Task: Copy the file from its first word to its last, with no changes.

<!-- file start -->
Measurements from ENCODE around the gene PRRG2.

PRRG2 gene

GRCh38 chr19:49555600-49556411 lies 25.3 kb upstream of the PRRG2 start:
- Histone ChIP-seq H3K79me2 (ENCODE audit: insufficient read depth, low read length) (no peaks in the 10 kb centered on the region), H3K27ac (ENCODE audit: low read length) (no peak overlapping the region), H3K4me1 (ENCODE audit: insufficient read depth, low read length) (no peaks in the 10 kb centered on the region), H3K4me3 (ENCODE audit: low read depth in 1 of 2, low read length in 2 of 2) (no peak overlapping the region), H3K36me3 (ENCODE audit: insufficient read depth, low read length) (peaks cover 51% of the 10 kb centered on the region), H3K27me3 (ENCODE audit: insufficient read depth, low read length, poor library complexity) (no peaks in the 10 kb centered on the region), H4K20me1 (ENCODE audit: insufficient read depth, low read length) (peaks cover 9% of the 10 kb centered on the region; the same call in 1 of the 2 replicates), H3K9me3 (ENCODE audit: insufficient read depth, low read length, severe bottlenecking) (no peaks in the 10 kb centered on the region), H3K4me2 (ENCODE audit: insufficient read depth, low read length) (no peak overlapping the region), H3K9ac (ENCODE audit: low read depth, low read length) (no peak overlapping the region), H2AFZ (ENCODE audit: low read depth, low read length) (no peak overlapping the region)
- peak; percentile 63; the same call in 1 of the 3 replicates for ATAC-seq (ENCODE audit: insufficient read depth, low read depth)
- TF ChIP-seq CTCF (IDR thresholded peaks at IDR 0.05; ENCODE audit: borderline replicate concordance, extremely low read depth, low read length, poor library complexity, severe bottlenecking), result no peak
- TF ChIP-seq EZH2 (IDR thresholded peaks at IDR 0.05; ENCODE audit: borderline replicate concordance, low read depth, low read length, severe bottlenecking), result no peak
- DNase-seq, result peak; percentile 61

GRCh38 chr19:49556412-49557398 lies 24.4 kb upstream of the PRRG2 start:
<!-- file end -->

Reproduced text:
Measurements from ENCODE around the gene PRRG2.

PRRG2 gene

GRCh38 chr19:49555600-49556411 lies 25.3 kb upstream of the PRRG2 start:
- Histone ChIP-seq H3K79me2 (ENCODE audit: insufficient read depth, low read length) (no peaks in the 10 kb centered on the region), H3K27ac (ENCODE audit: low read length) (no peak overlapping the region), H3K4me1 (ENCODE audit: insufficient read depth, low read length) (no peaks in the 10 kb centered on the region), H3K4me3 (ENCODE audit: low read depth in 1 of 2, low read length in 2 of 2) (no peak overlapping the region), H3K36me3 (ENCODE audit: insufficient read depth, low read length) (peaks cover 51% of the 10 kb centered on the region), H3K27me3 (ENCODE audit: insufficient read depth, low read length, poor library complexity) (no peaks in the 10 kb centered on the region), H4K20me1 (ENCODE audit: insufficient read depth, low read length) (peaks cover 9% of the 10 kb centered on the region; the same call in 1 of the 2 replicates), H3K9me3 (ENCODE audit: insufficient read depth, low read length, severe bottlenecking) (no peaks in the 10 kb centered on the region), H3K4me2 (ENCODE audit: insufficient read depth, low read length) (no peak overlapping the region), H3K9ac (ENCODE audit: low read depth, low read length) (no peak overlapping the region), H2AFZ (ENCODE audit: low read depth, low read length) (no peak overlapping the region)
- peak; percentile 63; the same call in 1 of the 3 replicates for ATAC-seq (ENCODE audit: insufficient read depth, low read depth)
- TF ChIP-seq CTCF (IDR thresholded peaks at IDR 0.05; ENCODE audit: borderline replicate concordance, extremely low read depth, low read length, poor library complexity, severe bottlenecking), result no peak
- TF ChIP-seq EZH2 (IDR thresholded peaks at IDR 0.05; ENCODE audit: borderline replicate concordance, low read depth, low read length, severe bottlenecking), result no peak
- DNase-seq, result peak; percentile 61

GRCh38 chr19:49556412-49557398 lies 24.4 kb upstream of the PRRG2 start: